“Time is everything; five minutes make the difference between victory and defeat.” (Horatio Nelson)
I celebrated my birthday yesterday. It was a WONDERFUL day, for many reasons and thanks to so many people. It was a happy day, all day, for me (and my husband, who shares my same birthday.) But then, unexpectedly, there came that moment.
That one moment when I couldn’t help but acknowledge the miracle of having such a wonderful 47th birthday…as I remembered how absolutely terrible turning 42 had been.
That lovely birthday that hit about a month after my extreme life losses and divorce in 2009, amid of a LOT of change, challenge, trauma and turmoil. I felt terrible, I looked awful, and I can’t describe the misery I experienced–feeling like a total failure in my 40s! (I don’t recommend it, haha.)
But I DO recommend hanging in there. Choosing to live anyway, despite your losses, burdens and adversities. Never give up. Get out of bed every day and accomplish something, even if it’s just getting out of bed!
Because time really is everything. And those ensuing minutes (or years, in my case) really do make the difference between defeat and victory. And victory feels so good and is literally, so SWEET.
“Victory is sweetest when you’ve known defeat.” (Malcolm S. Forbes)
“Far better it is to dare mighty things, to win glorious triumphs even though checkered by failure, than to rank with those timid spirits who neither enjoy nor suffer much because they live in the gray twilight that knows neither victory nor defeat.” (Theodore Roosevelt)
Teddy Roosevelt, a former president of the United States, was shot by a saloonkeeper while campaigning in Wisconsin in October 1912. The bullet lodged in his chest after penetrating his steel eyeglass case and the 50-page, single-folded copy of his speech he was carrying in his jacket.
Roosevelt, an experienced hunter, decided that since he wasn’t coughing blood the bullet hadn’t completely penetrated the chest wall to his lung so he didn’t go to the hospital immediately but instead, delivered his speech with blood seeping into his shirt. He spoke for 90 minutes, opening his speech with this line: “Ladies and gentlemen, I don’t know whether you fully understand that I have just been shot, but it takes more than that to kill a Bull Moose.”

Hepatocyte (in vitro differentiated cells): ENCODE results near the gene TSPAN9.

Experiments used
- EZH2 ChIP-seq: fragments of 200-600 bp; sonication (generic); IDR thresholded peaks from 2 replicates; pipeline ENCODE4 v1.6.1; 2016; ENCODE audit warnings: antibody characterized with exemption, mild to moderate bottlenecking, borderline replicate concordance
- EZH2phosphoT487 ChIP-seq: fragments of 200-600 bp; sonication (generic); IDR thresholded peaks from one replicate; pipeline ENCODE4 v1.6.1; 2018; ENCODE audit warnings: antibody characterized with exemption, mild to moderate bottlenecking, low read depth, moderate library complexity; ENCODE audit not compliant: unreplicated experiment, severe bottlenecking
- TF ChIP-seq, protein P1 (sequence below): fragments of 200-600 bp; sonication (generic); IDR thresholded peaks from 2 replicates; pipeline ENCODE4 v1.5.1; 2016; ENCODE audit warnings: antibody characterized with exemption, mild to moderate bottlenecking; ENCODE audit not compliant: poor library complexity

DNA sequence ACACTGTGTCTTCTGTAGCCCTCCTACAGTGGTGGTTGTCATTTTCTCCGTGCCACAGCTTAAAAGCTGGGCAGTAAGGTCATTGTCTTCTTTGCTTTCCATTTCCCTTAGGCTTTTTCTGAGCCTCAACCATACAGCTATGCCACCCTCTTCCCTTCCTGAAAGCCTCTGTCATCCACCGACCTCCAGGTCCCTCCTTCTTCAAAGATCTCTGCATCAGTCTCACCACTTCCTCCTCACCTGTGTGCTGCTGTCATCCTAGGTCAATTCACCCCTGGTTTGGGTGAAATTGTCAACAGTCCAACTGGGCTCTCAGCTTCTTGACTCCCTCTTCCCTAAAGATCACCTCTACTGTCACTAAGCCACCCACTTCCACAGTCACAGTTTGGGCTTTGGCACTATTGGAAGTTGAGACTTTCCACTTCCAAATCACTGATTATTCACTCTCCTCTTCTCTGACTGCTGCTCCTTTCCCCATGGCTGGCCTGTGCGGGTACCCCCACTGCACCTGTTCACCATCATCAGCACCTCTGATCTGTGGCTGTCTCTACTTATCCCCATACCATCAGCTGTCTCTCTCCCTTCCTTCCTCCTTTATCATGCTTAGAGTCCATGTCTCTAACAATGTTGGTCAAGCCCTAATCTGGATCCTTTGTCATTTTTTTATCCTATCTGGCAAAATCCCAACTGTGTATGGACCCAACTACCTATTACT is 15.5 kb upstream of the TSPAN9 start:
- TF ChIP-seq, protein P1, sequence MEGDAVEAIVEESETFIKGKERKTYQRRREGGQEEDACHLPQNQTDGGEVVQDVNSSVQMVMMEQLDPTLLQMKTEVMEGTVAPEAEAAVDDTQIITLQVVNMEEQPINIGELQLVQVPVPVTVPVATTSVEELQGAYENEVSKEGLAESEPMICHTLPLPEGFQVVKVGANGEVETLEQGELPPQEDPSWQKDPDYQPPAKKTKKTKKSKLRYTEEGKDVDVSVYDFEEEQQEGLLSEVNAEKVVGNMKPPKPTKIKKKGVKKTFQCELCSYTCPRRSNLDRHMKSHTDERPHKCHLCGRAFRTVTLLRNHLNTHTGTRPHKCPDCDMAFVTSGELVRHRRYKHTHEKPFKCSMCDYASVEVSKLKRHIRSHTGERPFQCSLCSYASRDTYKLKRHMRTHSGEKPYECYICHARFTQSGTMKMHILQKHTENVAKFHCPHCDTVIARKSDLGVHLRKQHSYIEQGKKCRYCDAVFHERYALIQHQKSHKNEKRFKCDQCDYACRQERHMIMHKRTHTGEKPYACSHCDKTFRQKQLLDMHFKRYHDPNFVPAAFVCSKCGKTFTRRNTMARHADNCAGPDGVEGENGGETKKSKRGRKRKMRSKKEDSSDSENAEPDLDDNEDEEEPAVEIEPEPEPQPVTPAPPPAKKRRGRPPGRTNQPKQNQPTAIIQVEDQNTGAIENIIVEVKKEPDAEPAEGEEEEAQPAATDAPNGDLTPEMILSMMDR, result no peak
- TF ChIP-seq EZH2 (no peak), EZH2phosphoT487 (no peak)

Later, due to the location of the bullet, doctors decided it would be more dangerous to remove the bullet than leave it in place; Roosevelt carried the bullet with him the rest of his life.
Now, I have nothing against obtaining medical care when injured. In fact, I believe I would have gone straight to a hospital had that happened to me, but I admire Teddy for his grit. And I can’t help but think we’d have a lot more triumphs and successes among us and throughout the world if everyone, when faced with a challenge or an adversity responded to life by saying, “It takes more than that!” and carried on, and eventually triumphed, despite it.
“I’ve missed more than 9000 shots in my career. I’ve lost almost 300 games. 26 times, I’ve been trusted to take the game winning shot and missed. I’ve failed over and over and over again in my life. And that is why I succeed.” (Michael Jordan)
I love this quote. I’ve raised my kids on it. It’s a reality in my life, as well as Michael Jordan’s. Because every life, especially the unexpected one, is comprised of more than its fair share of misses, losses and failures.
We each fail, in one way or another, over and over and over again in our lives; all of our lives.
So what do you do?
I think it’s what you choose to do with all of that failure that counts.
When we choose to keep rising from the ashes of failure and defeat, devastation and destruction, grief and pain and loss, THAT is success. And that “one more try, one last time” is very often the moment when success (finally!) comes.
And when we learn to find happiness and joy amidst it all, failure or success, THAT is when we have it made!
“Success is not final, failure is not fatal: it is the courage to continue that counts.” (Winston Churchill)